At the age of 20, when most youngsters are still pursuing their studies and are undecided about their future, Ludhiana-based Trishneet Arora is an internationally recognised ethical hacker who assists industry in IT security, the police in cracking down on cyber crime, and companies in training employees.
Arora, a first-generation entrepreneur, set up his own company - TAC Security Solutions - in 2012. It offers training, consulting and IT security solutions, and his clients include MNCs as well as domestic organisations such as Reliance Industries, ICICI Bank, Ralson (India) Ltd, the police forces of Punjab and Gujarat, and the Central Bureau of Investigation.
He is listed by Microsoft Social Forum at third position (after Ankit Fadia and Sunny Vaghela) among India's Top 10 Ethical Hackers. A back-bencher in school, he failed in the class VIII examination and completed his class X and XII through open learning. Arora is also an author, speaker, cyber crime consultant and investigator.
"My father is a senior accounts officer in a private firm and my mother is a housewife. With no formal education in business, setting up my own business was a very challenging task. But the passion to do something unique and the growing number of cases of IT security motivated me to set up my own business in 2012," he explained.
Arora said, "It was difficult to get the company registered with the Registrar of Companies as I had no idea about all the legal formalities. But I finally incorporated my own company. I feel passion is the most powerful weapon in any work, and since I had the passion to do something unique, I established myself as a prominent player in the field of IT security."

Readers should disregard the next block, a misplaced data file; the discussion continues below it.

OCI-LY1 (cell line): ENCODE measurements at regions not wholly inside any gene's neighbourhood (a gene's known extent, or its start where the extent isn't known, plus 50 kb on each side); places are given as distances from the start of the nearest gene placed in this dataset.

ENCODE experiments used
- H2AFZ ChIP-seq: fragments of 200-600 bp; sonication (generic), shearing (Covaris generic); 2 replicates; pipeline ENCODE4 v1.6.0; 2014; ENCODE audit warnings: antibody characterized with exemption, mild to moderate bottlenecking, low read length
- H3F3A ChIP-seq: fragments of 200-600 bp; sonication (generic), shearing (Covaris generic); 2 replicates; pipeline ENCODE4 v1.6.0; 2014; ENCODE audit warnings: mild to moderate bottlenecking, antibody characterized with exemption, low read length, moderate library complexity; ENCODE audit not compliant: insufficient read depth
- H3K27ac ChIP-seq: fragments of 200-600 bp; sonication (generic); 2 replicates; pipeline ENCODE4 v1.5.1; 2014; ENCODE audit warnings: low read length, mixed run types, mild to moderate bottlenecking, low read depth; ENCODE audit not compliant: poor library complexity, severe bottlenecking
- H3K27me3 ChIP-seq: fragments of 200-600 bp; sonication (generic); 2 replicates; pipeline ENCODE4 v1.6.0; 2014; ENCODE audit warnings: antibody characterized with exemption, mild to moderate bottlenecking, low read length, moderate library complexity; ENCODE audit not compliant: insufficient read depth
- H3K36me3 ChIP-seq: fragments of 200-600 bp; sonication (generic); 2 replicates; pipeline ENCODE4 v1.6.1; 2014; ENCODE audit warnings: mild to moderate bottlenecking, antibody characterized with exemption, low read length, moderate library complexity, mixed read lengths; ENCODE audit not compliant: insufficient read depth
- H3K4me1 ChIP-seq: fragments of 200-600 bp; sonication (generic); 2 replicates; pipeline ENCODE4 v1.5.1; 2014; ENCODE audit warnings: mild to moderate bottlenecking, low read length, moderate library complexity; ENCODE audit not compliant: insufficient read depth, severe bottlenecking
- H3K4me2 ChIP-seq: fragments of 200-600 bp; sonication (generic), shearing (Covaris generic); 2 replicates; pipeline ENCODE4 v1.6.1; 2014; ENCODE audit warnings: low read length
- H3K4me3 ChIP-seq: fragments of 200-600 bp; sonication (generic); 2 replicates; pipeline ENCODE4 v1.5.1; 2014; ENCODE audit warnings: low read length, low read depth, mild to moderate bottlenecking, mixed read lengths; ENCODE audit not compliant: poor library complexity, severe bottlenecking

He added: "After incorporating our own company, in a week's time we managed to get a client who asked us to do his web security. We charged him fees that were lower than the actual cost, as we believe in client satisfaction. Gradually we moved on and managed to get good clients."
Arora says that while the big companies invest money in ensuring IT security, SMEs do not, due to the lack of awareness: "They fail to understand that they are secure only as long as there is no cyber attack. Their data and network are vulnerable." His company, he adds, provides them with IT security through customised solutions.
Citing an example, he added, "A Punjab-based exporter came to us and said that his buyer had sent payment for an order thrice, but he didn't receive a single penny. While working on the case, we found that somebody had hacked the exporter's network, and the hacker had total control of communication between the two parties."
Breaching security, the hacker forwarded his own account for payment, and the exporter failed to get his payment. "There are numerous examples where SMEs come to us. Recently we solved a case where an industrialist had become a victim of credit card cloning," said Arora.
Arora is also planning to open a training centre on ethical hacking in Dubai or the UK. Besides being a successful entrepreneur, he is the world's second youngest writer of books on ethical hacking.
He has written two books - The Hacking Era and Hacking Talk. The latter was recently released.